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Advances in Geosciences An open-access journal for refereed proceedings and special publications
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Volume 14 | Copyright
Adv. Geosci., 14, 35-40, 2008
https://doi.org/10.5194/adgeo-14-35-2008
© Author(s) 2008. This work is licensed under
the Creative Commons Attribution-NonCommercial-ShareAlike 2.5 License.

  02 Jan 2008

02 Jan 2008

Satellite-based detection of volcanic sulphur dioxide from recent eruptions in Central and South America

D. Loyola1, J. van Geffen2, P. Valks1, T. Erbertseder3, M. Van Roozendael2, W. Thomas4, W. Zimmer1, and K. Wißkirchen3 D. Loyola et al.
  • 1German Aerospace Center (DLR), Remote Sensing Technology Institute (IMF), 82234 Wessling, Germany
  • 2Belgian Institute for Space Aeronomy, Av. Circulaire 3, 1180 Brussels, Belgium
  • 3German Aerospace Center (DLR), German Remote Sensing Data Center (DFD), 82234 Wessling, Germany
  • 4Deutscher Wetterdienst (DWD), P.O. Box 10 04 65, 63004 Offenbach, Germany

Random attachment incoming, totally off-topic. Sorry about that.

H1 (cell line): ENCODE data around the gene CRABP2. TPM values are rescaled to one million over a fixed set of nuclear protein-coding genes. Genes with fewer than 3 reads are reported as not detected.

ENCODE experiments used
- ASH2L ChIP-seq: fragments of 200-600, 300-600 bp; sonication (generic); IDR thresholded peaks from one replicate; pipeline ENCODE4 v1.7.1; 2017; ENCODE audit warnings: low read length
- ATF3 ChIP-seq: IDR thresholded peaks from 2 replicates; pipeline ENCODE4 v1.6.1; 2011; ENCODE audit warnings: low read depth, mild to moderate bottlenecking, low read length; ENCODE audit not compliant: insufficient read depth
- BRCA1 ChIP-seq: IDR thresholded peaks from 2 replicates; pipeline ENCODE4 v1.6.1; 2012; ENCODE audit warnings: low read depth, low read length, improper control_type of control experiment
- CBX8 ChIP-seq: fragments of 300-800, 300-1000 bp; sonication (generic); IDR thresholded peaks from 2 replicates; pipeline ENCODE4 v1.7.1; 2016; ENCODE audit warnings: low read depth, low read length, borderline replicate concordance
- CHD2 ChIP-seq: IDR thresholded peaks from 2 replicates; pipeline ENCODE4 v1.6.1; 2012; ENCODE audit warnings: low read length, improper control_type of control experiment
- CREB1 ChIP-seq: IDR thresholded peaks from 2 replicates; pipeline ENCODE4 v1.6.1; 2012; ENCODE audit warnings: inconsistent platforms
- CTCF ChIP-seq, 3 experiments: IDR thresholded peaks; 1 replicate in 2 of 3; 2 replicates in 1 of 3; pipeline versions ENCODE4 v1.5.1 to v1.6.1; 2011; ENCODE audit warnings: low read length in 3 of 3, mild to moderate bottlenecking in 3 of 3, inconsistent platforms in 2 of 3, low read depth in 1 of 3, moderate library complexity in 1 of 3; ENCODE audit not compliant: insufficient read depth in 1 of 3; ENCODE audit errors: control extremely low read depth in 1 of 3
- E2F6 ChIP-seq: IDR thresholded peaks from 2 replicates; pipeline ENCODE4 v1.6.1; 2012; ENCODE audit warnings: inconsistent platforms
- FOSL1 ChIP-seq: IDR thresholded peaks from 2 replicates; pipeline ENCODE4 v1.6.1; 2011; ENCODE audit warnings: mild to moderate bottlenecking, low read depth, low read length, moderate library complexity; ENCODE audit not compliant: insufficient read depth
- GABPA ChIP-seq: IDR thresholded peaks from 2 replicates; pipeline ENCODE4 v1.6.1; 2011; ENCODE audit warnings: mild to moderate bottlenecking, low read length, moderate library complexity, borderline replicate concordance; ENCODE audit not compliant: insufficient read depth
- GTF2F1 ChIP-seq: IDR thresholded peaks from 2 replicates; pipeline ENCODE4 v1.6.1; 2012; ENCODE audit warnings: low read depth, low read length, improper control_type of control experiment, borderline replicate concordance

Abstract. Volcanic eruptions can emit large amounts of rock fragments and fine particles (ash) into the atmosphere, as well as several gases, including sulphur dioxide (SO2). These ejecta and emissions are a major natural hazard, not only to the local population, but also to the infrastructure in the vicinity of volcanoes and to aviation. Here, we describe a methodology to retrieve quantitative information about volcanic SO2 plumes from satellite-borne measurements in the UV/Visible spectral range. The combination of a satellite-based SO2 detection scheme and a state-of-the-art 3D trajectory model enables us to confirm the volcanic origin of trace gas signals and to estimate the plume height and the effective emission height. This is demonstrated by case-studies for four selected volcanic eruptions in South and Central America, using the GOME, SCIAMACHY and GOME-2 instruments.

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